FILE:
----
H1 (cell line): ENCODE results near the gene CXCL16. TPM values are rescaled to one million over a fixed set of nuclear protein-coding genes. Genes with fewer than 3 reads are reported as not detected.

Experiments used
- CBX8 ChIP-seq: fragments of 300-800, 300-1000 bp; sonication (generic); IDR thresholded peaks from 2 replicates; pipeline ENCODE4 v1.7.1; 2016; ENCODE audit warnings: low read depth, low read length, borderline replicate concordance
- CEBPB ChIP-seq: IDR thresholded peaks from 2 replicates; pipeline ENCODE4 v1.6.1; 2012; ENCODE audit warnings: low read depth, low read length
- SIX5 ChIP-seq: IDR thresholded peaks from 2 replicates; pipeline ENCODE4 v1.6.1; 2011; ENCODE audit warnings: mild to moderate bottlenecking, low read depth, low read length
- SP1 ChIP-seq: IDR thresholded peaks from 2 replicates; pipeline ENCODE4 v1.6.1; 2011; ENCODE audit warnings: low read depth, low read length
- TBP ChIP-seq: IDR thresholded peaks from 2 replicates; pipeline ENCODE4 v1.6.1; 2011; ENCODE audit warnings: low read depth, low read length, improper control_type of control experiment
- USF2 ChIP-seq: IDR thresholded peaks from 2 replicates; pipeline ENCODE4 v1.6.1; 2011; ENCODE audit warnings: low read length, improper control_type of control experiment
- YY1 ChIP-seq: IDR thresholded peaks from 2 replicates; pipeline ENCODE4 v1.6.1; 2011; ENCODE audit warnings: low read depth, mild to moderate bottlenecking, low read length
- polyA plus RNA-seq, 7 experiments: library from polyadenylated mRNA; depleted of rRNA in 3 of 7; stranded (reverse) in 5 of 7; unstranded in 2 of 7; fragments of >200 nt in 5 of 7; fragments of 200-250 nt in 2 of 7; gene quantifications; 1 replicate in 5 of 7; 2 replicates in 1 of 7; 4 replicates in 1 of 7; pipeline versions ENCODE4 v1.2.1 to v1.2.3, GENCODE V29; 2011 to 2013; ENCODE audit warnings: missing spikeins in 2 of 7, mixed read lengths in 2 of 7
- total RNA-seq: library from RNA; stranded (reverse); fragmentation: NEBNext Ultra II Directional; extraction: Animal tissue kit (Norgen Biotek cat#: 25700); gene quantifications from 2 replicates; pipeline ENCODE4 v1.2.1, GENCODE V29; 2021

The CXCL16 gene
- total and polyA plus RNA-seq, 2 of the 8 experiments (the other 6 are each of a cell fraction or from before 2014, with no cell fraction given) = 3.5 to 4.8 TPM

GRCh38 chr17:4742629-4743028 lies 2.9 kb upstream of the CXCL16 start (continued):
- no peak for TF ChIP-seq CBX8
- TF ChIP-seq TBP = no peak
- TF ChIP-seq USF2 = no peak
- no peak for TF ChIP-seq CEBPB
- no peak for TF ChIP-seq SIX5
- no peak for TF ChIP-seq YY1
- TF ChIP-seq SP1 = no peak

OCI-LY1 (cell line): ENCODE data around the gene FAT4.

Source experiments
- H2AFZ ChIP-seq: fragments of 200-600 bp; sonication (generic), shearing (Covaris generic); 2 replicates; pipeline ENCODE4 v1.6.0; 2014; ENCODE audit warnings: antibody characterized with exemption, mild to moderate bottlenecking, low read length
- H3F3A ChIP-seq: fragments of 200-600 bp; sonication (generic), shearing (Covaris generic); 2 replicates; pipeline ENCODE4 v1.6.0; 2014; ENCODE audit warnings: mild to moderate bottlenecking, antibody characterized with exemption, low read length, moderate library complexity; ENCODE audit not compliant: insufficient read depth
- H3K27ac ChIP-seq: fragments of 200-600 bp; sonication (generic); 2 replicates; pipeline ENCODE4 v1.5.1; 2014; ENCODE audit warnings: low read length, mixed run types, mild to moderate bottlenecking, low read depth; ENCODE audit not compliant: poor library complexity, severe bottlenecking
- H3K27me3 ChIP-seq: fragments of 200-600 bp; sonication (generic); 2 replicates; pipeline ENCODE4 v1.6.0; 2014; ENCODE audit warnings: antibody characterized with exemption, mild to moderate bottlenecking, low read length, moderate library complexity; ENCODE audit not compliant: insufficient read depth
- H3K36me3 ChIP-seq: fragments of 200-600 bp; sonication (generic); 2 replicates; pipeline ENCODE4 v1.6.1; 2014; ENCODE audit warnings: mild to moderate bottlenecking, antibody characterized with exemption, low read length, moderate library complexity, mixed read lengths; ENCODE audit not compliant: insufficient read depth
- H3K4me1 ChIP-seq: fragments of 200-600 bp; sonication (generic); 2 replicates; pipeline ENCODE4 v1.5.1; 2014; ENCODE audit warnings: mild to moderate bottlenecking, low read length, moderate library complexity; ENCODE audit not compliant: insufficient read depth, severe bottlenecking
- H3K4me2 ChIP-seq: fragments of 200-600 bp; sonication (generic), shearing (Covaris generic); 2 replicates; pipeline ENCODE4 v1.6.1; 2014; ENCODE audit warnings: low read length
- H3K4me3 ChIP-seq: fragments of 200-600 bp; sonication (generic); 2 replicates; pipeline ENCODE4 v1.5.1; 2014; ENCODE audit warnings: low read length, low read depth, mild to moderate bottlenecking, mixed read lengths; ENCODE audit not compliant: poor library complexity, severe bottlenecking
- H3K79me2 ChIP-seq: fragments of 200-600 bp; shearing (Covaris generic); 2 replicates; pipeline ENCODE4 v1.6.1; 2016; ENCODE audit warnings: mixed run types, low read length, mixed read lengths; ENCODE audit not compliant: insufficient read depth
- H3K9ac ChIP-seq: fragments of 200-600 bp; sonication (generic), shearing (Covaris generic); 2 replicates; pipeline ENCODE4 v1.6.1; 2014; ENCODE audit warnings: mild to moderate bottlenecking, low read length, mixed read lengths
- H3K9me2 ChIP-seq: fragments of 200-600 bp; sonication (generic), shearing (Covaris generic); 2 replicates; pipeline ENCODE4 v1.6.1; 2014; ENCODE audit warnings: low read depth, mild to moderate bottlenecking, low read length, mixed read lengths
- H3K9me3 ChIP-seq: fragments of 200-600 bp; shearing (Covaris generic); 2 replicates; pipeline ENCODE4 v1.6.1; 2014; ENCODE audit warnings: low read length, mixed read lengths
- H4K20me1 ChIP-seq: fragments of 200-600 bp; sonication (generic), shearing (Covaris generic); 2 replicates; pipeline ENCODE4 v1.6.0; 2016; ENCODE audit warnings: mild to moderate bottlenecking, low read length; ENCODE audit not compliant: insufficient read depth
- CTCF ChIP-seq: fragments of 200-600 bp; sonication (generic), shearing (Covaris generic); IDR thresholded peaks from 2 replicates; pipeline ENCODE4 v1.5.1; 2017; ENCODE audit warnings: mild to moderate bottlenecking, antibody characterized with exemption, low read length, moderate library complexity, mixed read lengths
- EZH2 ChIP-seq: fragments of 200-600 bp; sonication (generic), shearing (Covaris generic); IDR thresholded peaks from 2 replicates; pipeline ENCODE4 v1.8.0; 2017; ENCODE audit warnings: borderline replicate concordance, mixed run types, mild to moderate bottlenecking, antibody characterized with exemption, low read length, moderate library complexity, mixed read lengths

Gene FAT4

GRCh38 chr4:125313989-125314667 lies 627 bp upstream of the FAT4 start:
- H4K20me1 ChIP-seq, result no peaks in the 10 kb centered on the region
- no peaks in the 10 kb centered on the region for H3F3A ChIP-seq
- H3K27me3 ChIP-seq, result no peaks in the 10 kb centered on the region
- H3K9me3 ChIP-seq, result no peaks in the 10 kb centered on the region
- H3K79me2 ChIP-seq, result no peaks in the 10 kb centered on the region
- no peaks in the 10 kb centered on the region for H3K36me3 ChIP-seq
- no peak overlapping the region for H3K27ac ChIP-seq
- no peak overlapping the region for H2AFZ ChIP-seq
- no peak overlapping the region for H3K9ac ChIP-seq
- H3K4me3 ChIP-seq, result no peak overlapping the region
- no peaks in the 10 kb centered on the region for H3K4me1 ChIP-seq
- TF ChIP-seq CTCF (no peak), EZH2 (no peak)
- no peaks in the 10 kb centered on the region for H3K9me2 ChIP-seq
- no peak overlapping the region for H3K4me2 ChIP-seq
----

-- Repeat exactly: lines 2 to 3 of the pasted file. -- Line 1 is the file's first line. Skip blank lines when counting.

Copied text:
Experiments used
- CBX8 ChIP-seq: fragments of 300-800, 300-1000 bp; sonication (generic); IDR thresholded peaks from 2 replicates; pipeline ENCODE4 v1.7.1; 2016; ENCODE audit warnings: low read depth, low read length, borderline replicate concordance